The Budongo Forest
The Budongo Forest is an important East African forest. This is because it is a particularly well-studied area and was, in the past, well-known for its mahogany.
The ecology of the Budongo Forest was first studied in detail by W.J. Eggeling (1947). He described the succession of the forest, from Colonising Forest, through Mixed Forest, to Climax Forest characterised by ironwood (Cynometra alexandrii), the dominant species. In his view the whole forest would eventually, if left undisturbed, become dominated by Cynometra alexandrii.
Subsequently for several years from 1990, the study of the ecology of Budongo Forest was taken up by A.J. Plumptre. He discovered that the tree composition of the forest varied along an axis from SW to NE, with trees of the earlier successional stages to the SW and trees of the later successional stages to the NE. This showed that the forest is oldest in the NE and youngest in the SW.
Plumptre also studied the effects on the forest of 60 years of selective logging. Records kept by the Forest Department showed that nearly all compartments of the forest had been selectively logged during the period 1930 - 1990, the only exceptions being the two Nature Reserves. The logging, done primarily by the British, combined with selective use of arboricide on Cynometra trees, was designed to prevent the forest from moving from Mixed Forest to Climax Forest.
The reason for this was that the four species of mahoganies (three Entandrophragma species and one Khaya species) providing the most valuable timbers from Budongo all grow in Mixed Forest and are excluded by Cynometra from Climax Forest. Plumptre showed that the British succeeded in causing a great increase in Mixed Forest at the expense of Cynometra Forest as a result of the felling and use of arboricide, but were less successful in achieving regeneration of mahogany trees. Indeed, a wide variety of tree species replaced the Cynometras, including especially Celtis spp. and Ficus spp. which had no timber value.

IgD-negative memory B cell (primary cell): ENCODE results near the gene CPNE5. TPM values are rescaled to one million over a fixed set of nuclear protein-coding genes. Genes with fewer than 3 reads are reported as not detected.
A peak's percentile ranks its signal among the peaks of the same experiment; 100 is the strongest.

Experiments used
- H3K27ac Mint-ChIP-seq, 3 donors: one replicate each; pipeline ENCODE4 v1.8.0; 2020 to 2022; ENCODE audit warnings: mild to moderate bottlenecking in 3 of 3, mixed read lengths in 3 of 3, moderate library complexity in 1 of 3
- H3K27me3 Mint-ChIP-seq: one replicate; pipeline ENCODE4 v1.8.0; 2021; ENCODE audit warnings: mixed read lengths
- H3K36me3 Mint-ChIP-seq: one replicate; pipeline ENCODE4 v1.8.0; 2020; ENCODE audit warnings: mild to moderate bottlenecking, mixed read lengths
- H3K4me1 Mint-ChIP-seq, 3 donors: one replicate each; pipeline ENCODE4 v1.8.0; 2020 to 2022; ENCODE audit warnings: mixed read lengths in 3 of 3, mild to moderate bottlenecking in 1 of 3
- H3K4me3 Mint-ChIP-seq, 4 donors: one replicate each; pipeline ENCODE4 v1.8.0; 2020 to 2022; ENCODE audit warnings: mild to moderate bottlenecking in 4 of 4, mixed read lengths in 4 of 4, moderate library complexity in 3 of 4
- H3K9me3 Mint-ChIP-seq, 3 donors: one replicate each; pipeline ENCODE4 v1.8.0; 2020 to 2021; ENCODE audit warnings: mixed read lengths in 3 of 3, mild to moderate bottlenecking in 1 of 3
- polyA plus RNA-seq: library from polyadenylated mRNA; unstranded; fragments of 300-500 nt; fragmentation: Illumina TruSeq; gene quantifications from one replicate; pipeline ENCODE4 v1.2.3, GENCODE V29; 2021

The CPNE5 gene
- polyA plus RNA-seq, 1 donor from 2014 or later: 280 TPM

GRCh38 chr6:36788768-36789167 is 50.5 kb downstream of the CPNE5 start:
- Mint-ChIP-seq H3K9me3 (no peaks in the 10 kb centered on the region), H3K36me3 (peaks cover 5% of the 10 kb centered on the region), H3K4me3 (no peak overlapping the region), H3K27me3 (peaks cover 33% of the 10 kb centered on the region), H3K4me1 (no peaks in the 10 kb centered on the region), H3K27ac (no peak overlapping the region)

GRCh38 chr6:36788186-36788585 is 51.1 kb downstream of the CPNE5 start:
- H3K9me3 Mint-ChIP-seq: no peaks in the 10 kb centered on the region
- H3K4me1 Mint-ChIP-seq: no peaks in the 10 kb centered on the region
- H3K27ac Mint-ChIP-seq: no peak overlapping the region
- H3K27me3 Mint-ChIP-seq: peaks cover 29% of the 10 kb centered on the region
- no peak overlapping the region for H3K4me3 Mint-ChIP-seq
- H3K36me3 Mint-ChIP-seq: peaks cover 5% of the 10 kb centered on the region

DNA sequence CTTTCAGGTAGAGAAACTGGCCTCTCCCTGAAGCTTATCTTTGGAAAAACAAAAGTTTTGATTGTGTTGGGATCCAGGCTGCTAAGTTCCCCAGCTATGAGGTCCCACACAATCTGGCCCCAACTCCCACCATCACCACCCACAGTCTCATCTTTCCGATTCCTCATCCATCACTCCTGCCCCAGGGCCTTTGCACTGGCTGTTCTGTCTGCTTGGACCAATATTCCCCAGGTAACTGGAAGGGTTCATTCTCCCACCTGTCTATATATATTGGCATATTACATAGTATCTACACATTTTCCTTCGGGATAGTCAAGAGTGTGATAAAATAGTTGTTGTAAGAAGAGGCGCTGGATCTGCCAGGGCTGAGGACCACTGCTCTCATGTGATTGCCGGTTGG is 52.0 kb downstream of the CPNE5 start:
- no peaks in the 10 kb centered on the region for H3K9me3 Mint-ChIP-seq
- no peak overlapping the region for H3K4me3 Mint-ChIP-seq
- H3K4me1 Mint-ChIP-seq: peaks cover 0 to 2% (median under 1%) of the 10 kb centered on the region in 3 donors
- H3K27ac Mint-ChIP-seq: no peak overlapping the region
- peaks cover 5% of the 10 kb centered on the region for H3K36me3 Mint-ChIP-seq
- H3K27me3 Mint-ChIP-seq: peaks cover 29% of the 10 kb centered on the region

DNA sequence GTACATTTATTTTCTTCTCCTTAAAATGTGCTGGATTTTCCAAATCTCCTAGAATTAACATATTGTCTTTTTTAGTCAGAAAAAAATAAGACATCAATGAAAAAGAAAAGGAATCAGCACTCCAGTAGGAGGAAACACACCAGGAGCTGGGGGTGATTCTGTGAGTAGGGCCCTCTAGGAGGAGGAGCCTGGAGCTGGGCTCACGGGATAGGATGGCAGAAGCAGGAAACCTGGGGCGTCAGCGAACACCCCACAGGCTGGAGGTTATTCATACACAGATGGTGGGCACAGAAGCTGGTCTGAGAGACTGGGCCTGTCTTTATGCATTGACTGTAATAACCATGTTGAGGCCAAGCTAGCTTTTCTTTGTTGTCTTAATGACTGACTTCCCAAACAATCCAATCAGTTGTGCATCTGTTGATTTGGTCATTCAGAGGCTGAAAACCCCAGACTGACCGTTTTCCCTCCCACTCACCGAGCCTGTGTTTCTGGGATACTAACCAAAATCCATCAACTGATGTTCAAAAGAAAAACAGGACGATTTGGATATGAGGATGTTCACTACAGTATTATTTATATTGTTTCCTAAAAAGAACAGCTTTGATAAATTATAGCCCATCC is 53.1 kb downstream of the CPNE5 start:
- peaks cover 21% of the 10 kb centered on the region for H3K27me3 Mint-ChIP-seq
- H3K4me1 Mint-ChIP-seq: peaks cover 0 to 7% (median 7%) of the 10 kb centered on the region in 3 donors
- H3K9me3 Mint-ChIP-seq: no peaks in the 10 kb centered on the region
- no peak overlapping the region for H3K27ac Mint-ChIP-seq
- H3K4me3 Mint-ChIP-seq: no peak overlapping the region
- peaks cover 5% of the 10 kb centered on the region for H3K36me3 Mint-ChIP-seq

From the point of view of the forest wildlife, especially the primates including chimpanzees, the effects of the British silvicultural techniques was highly beneficial. Species such as Celtis and Ficus provide much food for primates and Plumptre and Reynolds were able to show that in the selectively logged and poisoned areas there were significantly higher densities of primates than in Nature Reserves, and that this was caused by a significant increase in the quantity of fruits available to them.
However, the silviculture has had a negative impact on certain insectivorous birds. Flycatchers and ground-feeding insectivores seem to be affected by changes in forest structure following logging and arboricide treatment. It is therefore important that parts of the forest are set aside as protected areas which are never logged in order to protect the full complement of species.
Complementing the research on forest ecology described above is the work since the mid-90s and ongoing studies of Dr Fred Babweteera on the tree phenology of the Budongo Forest. His work documents a dramatic reduction in the number of fruiting trees fruiting. Over 1400 trees have been monitored monthly in both logged and unlogged compartments. The analyses show that for trees over 30cm dbh (the size at which fruiting most often occurs) there has been a more than 60% decline in fruiting per annum. The causes are not as yet known, but such a large decline is likely to have profound effects on the dynamics of forest regeneration and on the survival rates of fruit-eating animal species. In addition, for crop-raiding species such as baboons and chimpanzees, it is likely to increase human-wildlife conflict. Some evidence of this is already becoming apparent in fields and gardens around the forest edge.
Chimpanzee photos by Florian Moellers
- Field Station Map
- Chimpanzee groups
- The Budongo Forest
- BCFS Museum
- Veterinary Centre
- Herbarium Plant Specimens
- Chimpanzee food list
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